Integration of Polymer and Photo-Chemistry to Biomolecular Recognition for Engineering Diagnostic Devices. Accurate, reproducible, and on time diagnosis can significantly increase the chances of success when combating many illnesses. Arguably, the majority of the known diseases remain undiagnosable or difficult to diagnose at early stages, and available technologies for the rest of them are either inaccessible to ~80% of the world’s population, or unreliable. A key challenge in engineering next generation diagnostic devices is maximizing the signal amplification when capturing as few target biomolecules as possible. Our lab pioneered the use of chemical amplification (inherent to chain-growth polymerization reactions) to amplify molecular recognition events by up to millions of times. With this approach we have achieved rapid, easy-to-read, and relatively inexpensive detection of even nanomolar concentrations of some biological markers. Now, we are working on developing a better understanding of the role of the free radical initiator and the monomer/prepolymer chemistry on the detection process. With this knowledge we can then utilize photochemistry, photophysics, and polymer chemistry to rationally select or design initiator/monomer combinations that lead to higher degrees of surface polymerization from captured biomolecules, thus increasing signal amplification. This will permit the engineering of accurate biochips and miniaturized devices deployable anywhere and applicable to a wider range of biomolecular targets at accessible costs and with higher sensitivity.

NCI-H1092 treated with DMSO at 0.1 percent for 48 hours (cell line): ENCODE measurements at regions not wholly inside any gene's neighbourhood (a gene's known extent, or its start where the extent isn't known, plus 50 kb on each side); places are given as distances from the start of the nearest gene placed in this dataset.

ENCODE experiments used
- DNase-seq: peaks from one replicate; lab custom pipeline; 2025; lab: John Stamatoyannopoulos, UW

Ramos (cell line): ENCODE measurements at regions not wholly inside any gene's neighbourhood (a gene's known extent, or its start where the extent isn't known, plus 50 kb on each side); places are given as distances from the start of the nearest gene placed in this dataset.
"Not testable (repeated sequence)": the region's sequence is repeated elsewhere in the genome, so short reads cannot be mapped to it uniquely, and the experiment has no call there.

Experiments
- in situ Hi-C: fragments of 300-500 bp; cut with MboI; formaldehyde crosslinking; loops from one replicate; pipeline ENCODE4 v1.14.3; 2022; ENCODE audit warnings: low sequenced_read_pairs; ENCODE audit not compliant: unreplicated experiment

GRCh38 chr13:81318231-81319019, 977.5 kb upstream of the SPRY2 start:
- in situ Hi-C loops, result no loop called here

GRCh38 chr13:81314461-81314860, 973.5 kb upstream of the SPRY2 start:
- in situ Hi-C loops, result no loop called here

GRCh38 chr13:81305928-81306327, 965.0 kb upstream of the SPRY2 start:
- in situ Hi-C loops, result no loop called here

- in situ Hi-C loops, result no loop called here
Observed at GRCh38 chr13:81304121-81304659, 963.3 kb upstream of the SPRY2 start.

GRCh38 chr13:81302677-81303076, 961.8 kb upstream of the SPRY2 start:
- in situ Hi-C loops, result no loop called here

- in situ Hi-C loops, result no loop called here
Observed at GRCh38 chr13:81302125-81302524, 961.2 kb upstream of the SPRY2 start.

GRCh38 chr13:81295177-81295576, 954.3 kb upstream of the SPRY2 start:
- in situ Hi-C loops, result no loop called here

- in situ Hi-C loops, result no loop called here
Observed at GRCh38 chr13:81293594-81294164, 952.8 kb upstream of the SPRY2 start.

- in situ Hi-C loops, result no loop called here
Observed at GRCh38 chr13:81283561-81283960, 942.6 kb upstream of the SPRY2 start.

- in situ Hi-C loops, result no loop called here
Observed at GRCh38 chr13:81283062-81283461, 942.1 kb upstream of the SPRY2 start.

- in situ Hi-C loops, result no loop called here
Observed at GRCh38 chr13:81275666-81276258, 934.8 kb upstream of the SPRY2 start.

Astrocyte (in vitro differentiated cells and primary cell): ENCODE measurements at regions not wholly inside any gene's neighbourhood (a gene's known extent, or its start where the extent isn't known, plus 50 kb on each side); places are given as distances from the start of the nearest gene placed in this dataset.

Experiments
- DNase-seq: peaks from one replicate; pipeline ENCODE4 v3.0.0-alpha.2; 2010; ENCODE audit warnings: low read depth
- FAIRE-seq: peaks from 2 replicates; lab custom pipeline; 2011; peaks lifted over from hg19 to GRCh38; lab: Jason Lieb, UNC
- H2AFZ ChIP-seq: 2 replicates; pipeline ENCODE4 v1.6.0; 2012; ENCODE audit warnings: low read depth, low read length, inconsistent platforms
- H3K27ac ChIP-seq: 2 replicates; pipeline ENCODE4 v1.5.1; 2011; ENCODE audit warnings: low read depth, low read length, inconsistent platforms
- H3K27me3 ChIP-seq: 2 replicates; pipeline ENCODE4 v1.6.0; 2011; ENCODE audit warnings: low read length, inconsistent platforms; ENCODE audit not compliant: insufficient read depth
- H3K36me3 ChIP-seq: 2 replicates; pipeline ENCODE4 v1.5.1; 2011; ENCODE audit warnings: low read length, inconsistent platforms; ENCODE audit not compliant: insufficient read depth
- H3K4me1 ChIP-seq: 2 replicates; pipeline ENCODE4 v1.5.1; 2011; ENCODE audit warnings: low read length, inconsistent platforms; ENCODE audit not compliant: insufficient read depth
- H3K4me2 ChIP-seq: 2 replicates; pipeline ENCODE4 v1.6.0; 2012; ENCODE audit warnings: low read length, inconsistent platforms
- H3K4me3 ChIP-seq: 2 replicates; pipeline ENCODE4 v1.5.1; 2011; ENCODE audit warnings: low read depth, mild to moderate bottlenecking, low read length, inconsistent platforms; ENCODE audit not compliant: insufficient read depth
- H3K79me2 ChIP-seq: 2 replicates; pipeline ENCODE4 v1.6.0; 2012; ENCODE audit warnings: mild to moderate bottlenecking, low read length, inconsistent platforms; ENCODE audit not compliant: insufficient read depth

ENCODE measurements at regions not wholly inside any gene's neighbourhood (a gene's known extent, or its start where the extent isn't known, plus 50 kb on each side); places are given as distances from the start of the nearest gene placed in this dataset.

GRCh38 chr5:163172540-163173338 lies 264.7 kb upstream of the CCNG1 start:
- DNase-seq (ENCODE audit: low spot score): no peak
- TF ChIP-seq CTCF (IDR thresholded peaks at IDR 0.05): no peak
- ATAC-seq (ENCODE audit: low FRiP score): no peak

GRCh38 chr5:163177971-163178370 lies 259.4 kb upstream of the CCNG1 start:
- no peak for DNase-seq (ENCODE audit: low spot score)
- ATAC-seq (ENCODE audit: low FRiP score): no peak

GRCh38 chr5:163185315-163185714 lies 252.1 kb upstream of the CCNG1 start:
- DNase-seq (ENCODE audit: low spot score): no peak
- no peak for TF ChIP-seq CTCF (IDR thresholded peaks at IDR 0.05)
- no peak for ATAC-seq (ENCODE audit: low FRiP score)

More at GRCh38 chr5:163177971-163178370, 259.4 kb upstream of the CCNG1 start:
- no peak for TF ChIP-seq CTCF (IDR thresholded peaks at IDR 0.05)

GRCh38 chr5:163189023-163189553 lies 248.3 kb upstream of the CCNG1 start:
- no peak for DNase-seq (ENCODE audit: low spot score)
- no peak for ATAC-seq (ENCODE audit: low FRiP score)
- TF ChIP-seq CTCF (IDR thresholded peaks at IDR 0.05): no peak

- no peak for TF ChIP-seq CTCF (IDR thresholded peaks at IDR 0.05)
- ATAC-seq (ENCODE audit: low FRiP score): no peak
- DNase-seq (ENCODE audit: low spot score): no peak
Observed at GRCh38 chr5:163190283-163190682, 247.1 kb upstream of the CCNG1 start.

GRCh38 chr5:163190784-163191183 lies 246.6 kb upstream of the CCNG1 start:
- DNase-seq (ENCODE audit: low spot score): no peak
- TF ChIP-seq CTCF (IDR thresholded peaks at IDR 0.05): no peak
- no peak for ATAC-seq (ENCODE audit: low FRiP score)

Kaja Kaastrup, Alan Aguirre-Soto, Chen Wang, Christopher N. Bowman, Jeffery W. Stansbury and Hadley D. Sikes “UV-Vis/FT-NIR in-situ monitoring of visible-light induced polymerization of PEGDA hydrogels initiated by eosin/triethanolamine/O2,” Polymer Chemistry, 2016, 7: 592-602. DOI:10.1039/C5PY01528F.
Jisam Wong, Kaja Kaastrup, Alan Aguirre-Soto and Hadley D. Sikes. “A quantitative analysis of peroxy- mediated cyclic regeneration of eosin in oxygen-rich photopolymerization conditions,” Polymer, 2015, 69: 169–177. DOI:10.1016/j.polymer.2015.05.043.